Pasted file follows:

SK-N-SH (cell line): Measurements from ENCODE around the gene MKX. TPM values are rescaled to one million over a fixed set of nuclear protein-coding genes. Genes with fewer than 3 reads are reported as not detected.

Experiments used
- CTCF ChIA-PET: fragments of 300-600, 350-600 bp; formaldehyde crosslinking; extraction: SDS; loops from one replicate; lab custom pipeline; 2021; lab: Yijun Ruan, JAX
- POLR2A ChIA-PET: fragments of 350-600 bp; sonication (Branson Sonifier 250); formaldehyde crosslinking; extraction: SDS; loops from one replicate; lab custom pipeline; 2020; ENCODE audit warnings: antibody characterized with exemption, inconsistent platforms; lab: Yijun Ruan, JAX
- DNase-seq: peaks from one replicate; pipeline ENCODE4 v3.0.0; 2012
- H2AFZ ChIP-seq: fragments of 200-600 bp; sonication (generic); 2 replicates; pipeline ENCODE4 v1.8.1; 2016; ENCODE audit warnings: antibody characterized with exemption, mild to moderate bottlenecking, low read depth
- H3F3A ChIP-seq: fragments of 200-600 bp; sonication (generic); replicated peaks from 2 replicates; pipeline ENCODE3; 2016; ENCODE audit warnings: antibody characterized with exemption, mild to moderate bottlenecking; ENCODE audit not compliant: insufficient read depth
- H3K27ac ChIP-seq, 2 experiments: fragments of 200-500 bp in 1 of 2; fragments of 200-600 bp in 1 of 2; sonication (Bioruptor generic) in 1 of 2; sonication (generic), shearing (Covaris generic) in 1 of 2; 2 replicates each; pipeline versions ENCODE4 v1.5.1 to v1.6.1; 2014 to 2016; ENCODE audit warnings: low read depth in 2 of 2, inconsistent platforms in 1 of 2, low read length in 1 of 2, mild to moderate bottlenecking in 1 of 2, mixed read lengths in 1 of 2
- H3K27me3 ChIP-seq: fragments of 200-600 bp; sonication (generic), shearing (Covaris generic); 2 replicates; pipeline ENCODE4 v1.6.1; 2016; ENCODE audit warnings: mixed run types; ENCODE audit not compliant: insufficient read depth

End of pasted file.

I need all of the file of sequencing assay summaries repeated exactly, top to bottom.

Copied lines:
SK-N-SH (cell line): Measurements from ENCODE around the gene MKX. TPM values are rescaled to one million over a fixed set of nuclear protein-coding genes. Genes with fewer than 3 reads are reported as not detected.

Experiments used
- CTCF ChIA-PET: fragments of 300-600, 350-600 bp; formaldehyde crosslinking; extraction: SDS; loops from one replicate; lab custom pipeline; 2021; lab: Yijun Ruan, JAX
- POLR2A ChIA-PET: fragments of 350-600 bp; sonication (Branson Sonifier 250); formaldehyde crosslinking; extraction: SDS; loops from one replicate; lab custom pipeline; 2020; ENCODE audit warnings: antibody characterized with exemption, inconsistent platforms; lab: Yijun Ruan, JAX
- DNase-seq: peaks from one replicate; pipeline ENCODE4 v3.0.0; 2012
- H2AFZ ChIP-seq: fragments of 200-600 bp; sonication (generic); 2 replicates; pipeline ENCODE4 v1.8.1; 2016; ENCODE audit warnings: antibody characterized with exemption, mild to moderate bottlenecking, low read depth
- H3F3A ChIP-seq: fragments of 200-600 bp; sonication (generic); replicated peaks from 2 replicates; pipeline ENCODE3; 2016; ENCODE audit warnings: antibody characterized with exemption, mild to moderate bottlenecking; ENCODE audit not compliant: insufficient read depth
- H3K27ac ChIP-seq, 2 experiments: fragments of 200-500 bp in 1 of 2; fragments of 200-600 bp in 1 of 2; sonication (Bioruptor generic) in 1 of 2; sonication (generic), shearing (Covaris generic) in 1 of 2; 2 replicates each; pipeline versions ENCODE4 v1.5.1 to v1.6.1; 2014 to 2016; ENCODE audit warnings: low read depth in 2 of 2, inconsistent platforms in 1 of 2, low read length in 1 of 2, mild to moderate bottlenecking in 1 of 2, mixed read lengths in 1 of 2
- H3K27me3 ChIP-seq: fragments of 200-600 bp; sonication (generic), shearing (Covaris generic); 2 replicates; pipeline ENCODE4 v1.6.1; 2016; ENCODE audit warnings: mixed run types; ENCODE audit not compliant: insufficient read depth